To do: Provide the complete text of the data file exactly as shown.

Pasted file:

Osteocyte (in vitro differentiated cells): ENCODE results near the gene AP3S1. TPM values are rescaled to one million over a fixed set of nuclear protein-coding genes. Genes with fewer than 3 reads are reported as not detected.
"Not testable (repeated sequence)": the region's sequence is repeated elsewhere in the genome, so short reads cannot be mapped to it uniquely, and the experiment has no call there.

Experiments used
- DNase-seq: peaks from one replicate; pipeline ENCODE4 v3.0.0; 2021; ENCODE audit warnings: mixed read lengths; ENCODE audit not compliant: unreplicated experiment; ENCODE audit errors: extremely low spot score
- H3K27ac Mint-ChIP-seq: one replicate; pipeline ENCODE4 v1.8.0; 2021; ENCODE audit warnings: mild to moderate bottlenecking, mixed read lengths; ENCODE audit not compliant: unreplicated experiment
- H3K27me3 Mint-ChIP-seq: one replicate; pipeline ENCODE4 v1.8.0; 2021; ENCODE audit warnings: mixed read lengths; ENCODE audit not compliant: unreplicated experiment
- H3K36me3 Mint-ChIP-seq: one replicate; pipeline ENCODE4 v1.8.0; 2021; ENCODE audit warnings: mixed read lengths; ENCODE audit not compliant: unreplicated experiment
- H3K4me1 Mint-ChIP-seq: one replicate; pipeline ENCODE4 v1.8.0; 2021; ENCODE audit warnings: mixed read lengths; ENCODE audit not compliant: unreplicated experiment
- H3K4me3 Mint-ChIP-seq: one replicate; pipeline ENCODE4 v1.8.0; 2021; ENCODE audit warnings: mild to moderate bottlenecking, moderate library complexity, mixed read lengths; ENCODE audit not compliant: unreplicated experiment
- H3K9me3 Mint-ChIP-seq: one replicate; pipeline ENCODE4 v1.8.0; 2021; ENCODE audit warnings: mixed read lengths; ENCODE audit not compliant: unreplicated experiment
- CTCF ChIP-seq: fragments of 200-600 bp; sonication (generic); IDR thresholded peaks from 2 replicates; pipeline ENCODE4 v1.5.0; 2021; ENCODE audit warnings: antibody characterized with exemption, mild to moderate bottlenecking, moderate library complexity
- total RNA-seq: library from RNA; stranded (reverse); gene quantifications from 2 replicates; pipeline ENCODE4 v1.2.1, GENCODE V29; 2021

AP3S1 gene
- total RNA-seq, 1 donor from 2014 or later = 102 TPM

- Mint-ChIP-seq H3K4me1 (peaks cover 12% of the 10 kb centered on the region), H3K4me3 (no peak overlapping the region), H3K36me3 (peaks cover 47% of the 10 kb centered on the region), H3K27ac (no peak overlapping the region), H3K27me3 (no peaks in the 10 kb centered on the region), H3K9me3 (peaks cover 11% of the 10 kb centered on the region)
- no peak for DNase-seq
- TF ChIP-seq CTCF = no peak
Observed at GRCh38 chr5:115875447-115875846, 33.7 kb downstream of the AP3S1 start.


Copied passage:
Osteocyte (in vitro differentiated cells): ENCODE results near the gene AP3S1. TPM values are rescaled to one million over a fixed set of nuclear protein-coding genes. Genes with fewer than 3 reads are reported as not detected.
"Not testable (repeated sequence)": the region's sequence is repeated elsewhere in the genome, so short reads cannot be mapped to it uniquely, and the experiment has no call there.

Experiments used
- DNase-seq: peaks from one replicate; pipeline ENCODE4 v3.0.0; 2021; ENCODE audit warnings: mixed read lengths; ENCODE audit not compliant: unreplicated experiment; ENCODE audit errors: extremely low spot score
- H3K27ac Mint-ChIP-seq: one replicate; pipeline ENCODE4 v1.8.0; 2021; ENCODE audit warnings: mild to moderate bottlenecking, mixed read lengths; ENCODE audit not compliant: unreplicated experiment
- H3K27me3 Mint-ChIP-seq: one replicate; pipeline ENCODE4 v1.8.0; 2021; ENCODE audit warnings: mixed read lengths; ENCODE audit not compliant: unreplicated experiment
- H3K36me3 Mint-ChIP-seq: one replicate; pipeline ENCODE4 v1.8.0; 2021; ENCODE audit warnings: mixed read lengths; ENCODE audit not compliant: unreplicated experiment
- H3K4me1 Mint-ChIP-seq: one replicate; pipeline ENCODE4 v1.8.0; 2021; ENCODE audit warnings: mixed read lengths; ENCODE audit not compliant: unreplicated experiment
- H3K4me3 Mint-ChIP-seq: one replicate; pipeline ENCODE4 v1.8.0; 2021; ENCODE audit warnings: mild to moderate bottlenecking, moderate library complexity, mixed read lengths; ENCODE audit not compliant: unreplicated experiment
- H3K9me3 Mint-ChIP-seq: one replicate; pipeline ENCODE4 v1.8.0; 2021; ENCODE audit warnings: mixed read lengths; ENCODE audit not compliant: unreplicated experiment
- CTCF ChIP-seq: fragments of 200-600 bp; sonication (generic); IDR thresholded peaks from 2 replicates; pipeline ENCODE4 v1.5.0; 2021; ENCODE audit warnings: antibody characterized with exemption, mild to moderate bottlenecking, moderate library complexity
- total RNA-seq: library from RNA; stranded (reverse); gene quantifications from 2 replicates; pipeline ENCODE4 v1.2.1, GENCODE V29; 2021

AP3S1 gene
- total RNA-seq, 1 donor from 2014 or later = 102 TPM

- Mint-ChIP-seq H3K4me1 (peaks cover 12% of the 10 kb centered on the region), H3K4me3 (no peak overlapping the region), H3K36me3 (peaks cover 47% of the 10 kb centered on the region), H3K27ac (no peak overlapping the region), H3K27me3 (no peaks in the 10 kb centered on the region), H3K9me3 (peaks cover 11% of the 10 kb centered on the region)
- no peak for DNase-seq
- TF ChIP-seq CTCF = no peak
Observed at GRCh38 chr5:115875447-115875846, 33.7 kb downstream of the AP3S1 start.